6. Amendment to 1776 Bill: “Strike out the word Commissioner and insert Judge”; so written in 1777 Bill and in Act of 1778.
7. Amendment to 1776 Bill: “Strike out the words pro confesso and insert as confessed”; so written in 1777 Bill and in Act of 1778.
8. Amendment to 1776 Bill: “Strike out the word preferred and insert exhibited”; so written in 1777 Bill and in Act of 1778.
9. Amendment to 1776 Bill: “After the word adjudged insert he or she may be examined upon Interrogatories and committed until he or she shall answer them and pay Costs, if the defendant after process of Contempt, put in an insufficient answer which shall be so adjudged.” The 1777 Bill and Act of 1778 incorporate this amendment.
10. Amendment to 1777 Bill: “Leave out from the word ‘proceed’ to the word ‘after’ … and insert ‘to set his Cause down for hearing’ agd.” Act of 1778 incorporates this amendment.
11. Amendment to 1777 Bill deleted words “shall obstinately insist … by the Court, and,” and inserted: “After a Demurrer shall have been over ruled”; thus in Act of 1778.
12. Amendment to 1776 Bill: “At the word tried insert ‘upon Evidence given vivâ voce in open Court, and where witnesses are absent through Sickness or other unavoidable Cause, upon their Depositions taken as the Laws direct’ “and also: “after the Word Jury insert ‘if either party shall desire it, or the Court shall think proper to direct the same.’” This amendment was thus copied (except that “open Court” was changed to “said Court”) into the 1777 Bill, but an amendment to 1777 Bill at this point deleted the second part of 1776 Bill amendment; it was reconsidered, but struck out again, and is not in Act of 1778. This proves TJ right on a point heretofore challenged (Ford, description begins Paul Leicester Ford, ed., The Writings of Thomas Jefferson, “Letterpress Edition,” N.Y., 1892–1899 description ends I, 51).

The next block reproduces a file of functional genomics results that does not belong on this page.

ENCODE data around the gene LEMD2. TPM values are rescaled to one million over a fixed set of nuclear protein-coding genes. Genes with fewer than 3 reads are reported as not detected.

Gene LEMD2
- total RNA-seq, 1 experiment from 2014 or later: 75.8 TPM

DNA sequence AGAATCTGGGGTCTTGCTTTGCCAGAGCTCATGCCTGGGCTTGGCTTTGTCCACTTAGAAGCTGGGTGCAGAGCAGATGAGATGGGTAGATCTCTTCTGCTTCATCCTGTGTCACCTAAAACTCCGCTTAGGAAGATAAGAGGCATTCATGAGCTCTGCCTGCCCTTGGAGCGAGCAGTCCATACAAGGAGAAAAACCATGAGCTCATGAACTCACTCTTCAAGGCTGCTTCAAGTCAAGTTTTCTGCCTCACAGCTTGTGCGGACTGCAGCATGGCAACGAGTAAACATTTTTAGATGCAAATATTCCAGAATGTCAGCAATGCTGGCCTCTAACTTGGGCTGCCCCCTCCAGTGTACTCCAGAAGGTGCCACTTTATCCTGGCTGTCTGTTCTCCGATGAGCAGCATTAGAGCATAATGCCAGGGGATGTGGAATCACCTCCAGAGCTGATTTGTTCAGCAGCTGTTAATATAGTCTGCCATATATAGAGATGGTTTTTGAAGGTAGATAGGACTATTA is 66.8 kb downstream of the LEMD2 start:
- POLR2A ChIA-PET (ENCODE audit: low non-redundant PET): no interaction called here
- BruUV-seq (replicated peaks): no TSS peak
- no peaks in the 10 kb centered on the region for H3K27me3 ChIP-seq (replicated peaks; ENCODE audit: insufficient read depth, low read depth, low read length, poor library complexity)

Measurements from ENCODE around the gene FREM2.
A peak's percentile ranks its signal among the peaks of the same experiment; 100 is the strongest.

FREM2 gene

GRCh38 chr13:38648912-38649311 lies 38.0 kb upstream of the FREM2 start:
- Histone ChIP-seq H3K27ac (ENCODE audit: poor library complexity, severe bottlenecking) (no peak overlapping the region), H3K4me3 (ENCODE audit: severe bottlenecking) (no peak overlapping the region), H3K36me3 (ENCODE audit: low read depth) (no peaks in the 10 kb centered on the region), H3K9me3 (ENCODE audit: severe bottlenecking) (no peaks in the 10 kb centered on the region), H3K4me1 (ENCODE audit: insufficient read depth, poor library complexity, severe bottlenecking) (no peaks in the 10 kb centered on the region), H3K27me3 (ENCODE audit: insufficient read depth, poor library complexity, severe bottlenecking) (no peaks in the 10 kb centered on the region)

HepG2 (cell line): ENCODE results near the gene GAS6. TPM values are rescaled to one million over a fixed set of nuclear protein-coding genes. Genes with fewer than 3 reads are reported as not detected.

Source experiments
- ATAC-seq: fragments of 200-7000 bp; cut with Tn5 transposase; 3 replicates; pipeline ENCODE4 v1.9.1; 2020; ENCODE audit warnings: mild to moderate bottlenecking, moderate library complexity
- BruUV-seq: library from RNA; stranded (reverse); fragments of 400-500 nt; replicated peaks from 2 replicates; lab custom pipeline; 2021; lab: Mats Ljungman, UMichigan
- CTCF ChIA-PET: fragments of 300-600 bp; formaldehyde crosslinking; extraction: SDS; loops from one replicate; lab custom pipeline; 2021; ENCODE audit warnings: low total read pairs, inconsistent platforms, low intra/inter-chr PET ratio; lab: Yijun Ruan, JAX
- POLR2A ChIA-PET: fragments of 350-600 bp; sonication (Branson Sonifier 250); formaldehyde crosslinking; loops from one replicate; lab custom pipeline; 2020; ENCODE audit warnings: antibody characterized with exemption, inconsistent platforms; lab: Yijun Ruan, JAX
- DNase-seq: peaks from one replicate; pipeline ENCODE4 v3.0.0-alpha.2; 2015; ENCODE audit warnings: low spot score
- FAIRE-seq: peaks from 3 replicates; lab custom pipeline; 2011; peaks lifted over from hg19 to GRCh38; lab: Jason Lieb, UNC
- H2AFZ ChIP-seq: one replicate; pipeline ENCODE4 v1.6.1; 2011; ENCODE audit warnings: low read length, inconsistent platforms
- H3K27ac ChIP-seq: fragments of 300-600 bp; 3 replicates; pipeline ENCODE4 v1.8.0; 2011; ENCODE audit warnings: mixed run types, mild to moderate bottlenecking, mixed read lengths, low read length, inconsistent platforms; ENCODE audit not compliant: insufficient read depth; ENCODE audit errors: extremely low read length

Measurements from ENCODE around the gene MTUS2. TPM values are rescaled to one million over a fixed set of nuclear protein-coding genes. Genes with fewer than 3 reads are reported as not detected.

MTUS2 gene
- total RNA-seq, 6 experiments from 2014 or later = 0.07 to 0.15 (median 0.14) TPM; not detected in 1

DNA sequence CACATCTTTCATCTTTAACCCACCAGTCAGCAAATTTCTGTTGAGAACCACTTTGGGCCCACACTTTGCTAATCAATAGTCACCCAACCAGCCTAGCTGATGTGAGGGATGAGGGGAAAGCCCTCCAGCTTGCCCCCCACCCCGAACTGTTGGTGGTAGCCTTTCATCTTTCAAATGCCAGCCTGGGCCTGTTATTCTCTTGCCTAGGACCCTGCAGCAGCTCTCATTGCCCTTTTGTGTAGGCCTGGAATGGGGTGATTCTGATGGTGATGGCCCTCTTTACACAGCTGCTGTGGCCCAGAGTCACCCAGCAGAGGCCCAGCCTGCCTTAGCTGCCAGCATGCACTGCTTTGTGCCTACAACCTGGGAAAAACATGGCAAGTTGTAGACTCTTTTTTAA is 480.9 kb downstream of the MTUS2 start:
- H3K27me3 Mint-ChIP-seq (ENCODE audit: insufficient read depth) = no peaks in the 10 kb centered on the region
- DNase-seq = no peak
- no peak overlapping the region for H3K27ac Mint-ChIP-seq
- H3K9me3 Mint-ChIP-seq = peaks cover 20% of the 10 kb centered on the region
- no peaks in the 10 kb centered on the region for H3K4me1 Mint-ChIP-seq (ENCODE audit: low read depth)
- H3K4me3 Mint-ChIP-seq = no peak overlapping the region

13. All but one sentence of the preceding three paragraphs were deleted in the 1776 Bill. The list of amendments reads as follows: “Strike out 28, 29 and 30th Clauses, except the words of the 28th Clause Saving to the Defendant the same Benefit of Evidence by his own answer as hath been heretofore allowed in Trials before the Court of Chancery.” They were not included in the 1777 Bill, but a draft of an amendment in TJ’s hand (DLC: TJ Papers, 233: 41701) covering these paragraphs precisely was evidently offered in 1777. His efforts to restore the whole of these deleted paragraphs failed; however, two amendments adopted at this point in the 1777 Bill cause the 1777 Bill to read as in Act of 1778 (Hening, description begins William W. Hening, The Statutes at Large; Being a Collection of All the Laws of Virginia description ends IX, 394, sect. xxvi and xxvii, the latter of which substantially enacts the last of the three deleted paragraphs from 1776 Bill).
14. This and the preceding paragraph were written by TJ on a slip of paper inserted at this point; these paragraphs were copied in this order in 1777 Bill and in Act of 1778.
15. Amendment to 1777 Bill: “Insert to be approved by the said Court or Judges”; thus in Act of 1778.
16. The 1777 Bill inserts at this point, though not recorded as an amendment, the words “or have been commenced therein since such adjournment”; thus in Act of 1778.
17. “Complainant” struck out in 1777 Bill and “Court” interlined in TJ’s hand; thus in Act of 1778.
18. Changed to “Commonwealth” in 1777 Bill and in Act of 1778.
19. Act of 1778 adds a paragraph not in 1776 or 1777 Bills, giving each of the Chancery judges a salary of £500 and stating taxes on processes.